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Accessibility at the UEC - Indoors and Out

Written by CJ Buhk
    Tuesday, 20 March 2018
Accessibility at the UEC - Indoors and Out

One of my favorite things is to roll into Riverside Park on a fall day and hear the crunch of leaves under my tires. From the paved oak circle to the crushed limestone path along the Milwaukee River, my power wheelchair and I are a team looking for everything that being in nature brings.

As an employee of the UEC, I'm super proud of our commitment to providing experiences that bring everyone as far into urban nature as they are willing to go. Together we've learned that sometimes all it takes to increase access to nature for people with disabilities is ingenuity, curiosity and a sense of adventure.

The path I'm crunching leaves on may not be paved or completely flat, but the limestone is steady enough for me to get close to the river's shore and the geese meandering along it.

Here are some of the things you'll find at the UEC. Whether inside or out, we have spaces you can enjoy.

A woman in a power chair, two women looking through binoculars all on a pressed limestone path

CJ's team from UEC's Green Birding Challenge (photo by Eric Meils)

At each of our branches you'll find parking, sidewalk level or ramped entrances and wheelchair accessible bathrooms. There are elevators at Riverside and Menomonee Valley; Washington Park is one floor.

From the second floor of the Riverside branch you can venture out onto the balcony and second story of the tower. If you use crutches, a cane or a walker please note that the tower floor is made of woven steel with small holes that can sometimes catch mobility devices (and stilettos!).

If you are a visitor with a visual impairment, be sure to ask the receptionist for a “Sensory Kit”. Designed to provide a hands-on tour using touch and smell rather than sight as sensory input, the kit combines information about the Center in braille with objects that capture the theme of each part of the tour. There's even a birding by ear guide. The kits were created by our Visitor Services team after Cheryl Orgas, Director of Audio and Braille Learning Enhancement (ABLE), expressed interest in partnering with us. In working with ABLE, the Visitor Services staff realized that some aspects of our branches were engaging and some were pretty discouraging for visitors who were visually impaired. Our team took the feedback to heart, participated in trainings with ABLE and developed this new way to experience our branches.

But don't stay inside, the real reason to visit the UEC is to get out into the urban natural areas we manage!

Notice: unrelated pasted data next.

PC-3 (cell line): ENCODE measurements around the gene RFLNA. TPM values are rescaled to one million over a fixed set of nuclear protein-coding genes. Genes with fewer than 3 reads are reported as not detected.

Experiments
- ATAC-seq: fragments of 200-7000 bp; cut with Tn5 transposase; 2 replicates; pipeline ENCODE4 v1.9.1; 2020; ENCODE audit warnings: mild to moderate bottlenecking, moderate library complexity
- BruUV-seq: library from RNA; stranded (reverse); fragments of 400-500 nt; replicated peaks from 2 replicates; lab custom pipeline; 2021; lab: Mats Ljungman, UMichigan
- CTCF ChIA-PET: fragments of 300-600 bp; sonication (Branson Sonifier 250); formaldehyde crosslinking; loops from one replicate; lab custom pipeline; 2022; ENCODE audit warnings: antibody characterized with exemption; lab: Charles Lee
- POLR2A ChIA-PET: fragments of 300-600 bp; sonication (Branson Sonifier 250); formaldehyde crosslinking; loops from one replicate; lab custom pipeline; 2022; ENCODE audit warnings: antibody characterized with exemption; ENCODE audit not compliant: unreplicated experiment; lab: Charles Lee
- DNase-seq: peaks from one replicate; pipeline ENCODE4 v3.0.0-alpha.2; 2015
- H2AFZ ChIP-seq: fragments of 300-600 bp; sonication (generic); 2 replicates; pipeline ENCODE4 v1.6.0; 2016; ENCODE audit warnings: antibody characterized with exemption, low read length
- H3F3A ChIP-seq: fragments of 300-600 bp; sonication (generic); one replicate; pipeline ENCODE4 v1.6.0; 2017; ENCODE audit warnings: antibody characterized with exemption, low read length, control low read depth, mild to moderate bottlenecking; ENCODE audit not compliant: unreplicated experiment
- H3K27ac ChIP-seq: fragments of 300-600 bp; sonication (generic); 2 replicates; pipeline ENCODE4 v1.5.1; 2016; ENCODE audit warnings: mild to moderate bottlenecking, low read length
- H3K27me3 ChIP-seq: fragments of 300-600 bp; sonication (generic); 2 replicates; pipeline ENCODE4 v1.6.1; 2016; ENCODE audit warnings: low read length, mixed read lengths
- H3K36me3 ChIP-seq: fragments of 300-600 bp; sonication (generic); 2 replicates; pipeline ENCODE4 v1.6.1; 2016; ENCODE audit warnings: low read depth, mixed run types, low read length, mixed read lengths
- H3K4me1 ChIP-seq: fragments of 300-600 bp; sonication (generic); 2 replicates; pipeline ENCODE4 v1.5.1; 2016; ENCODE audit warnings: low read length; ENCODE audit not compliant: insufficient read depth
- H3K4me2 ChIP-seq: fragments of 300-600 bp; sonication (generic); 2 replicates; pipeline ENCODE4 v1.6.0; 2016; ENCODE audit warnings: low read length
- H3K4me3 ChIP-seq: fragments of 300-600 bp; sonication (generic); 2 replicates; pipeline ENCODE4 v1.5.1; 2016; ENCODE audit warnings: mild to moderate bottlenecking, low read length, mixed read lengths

Two students and an education examine a piece of wood, comparing it to their chart.

Two students and an education examine a piece of wood, comparing it to their chart.

There are paved paths in Riverside, Washington and Three Bridges Parks and in the Milwaukee Rotary Centennial Arboretum. Venture west of the Arboretum to find crushed stone and packed dirt paths along the Milwaukee River. These paths are rugged*, so use caution along this route.

Our Riverside Park branch is along the Oak Leaf Recreational Trail – a paved path that can connect you to 118 miles of off-road paved trails, park drives and municipal streets throughout Milwaukee.

Our Menomonee Valley branch is along the Hank Aaron State Trail - a paved, 12-mile continuous connection between the lakefront and Milwaukee's west end.

The UEC is always looking for ways to provide enhanced experiences in nature for people with disabilities. From our education team devising ways to engage students with visual impairments in outdoor science to Braille Literacy Services volunteering their time to help coach our volunteers and staff in sighted guiding to simply handing someone a map of trails they can explore on their own, we're providing a place for everyone to get outdoors. I encourage you to get out of your house and visit us!

* I have been informed by a friend who also uses a wheelchair that I am a "wimp" and that these paths aren't that rugged. Check them out for yourself using the map found here and tell me in the comments who's right.

 

CJ Buhk

CJ Buhk

In her role as Marketing Communications Coordinator, CJ Buhk has the fun job of encouraging others to explore what experiences nature might hold for them. Her most vivid childhood memory is being at an Easter Seals summer camp and seeing the sun set opposite of the moon rise with the Milky Way flowing between them.

A fan of scifi and fantasy, CJ claims to have found "the one ring," but we're not sure what that means. We'd just like her to stop calling us "precious."

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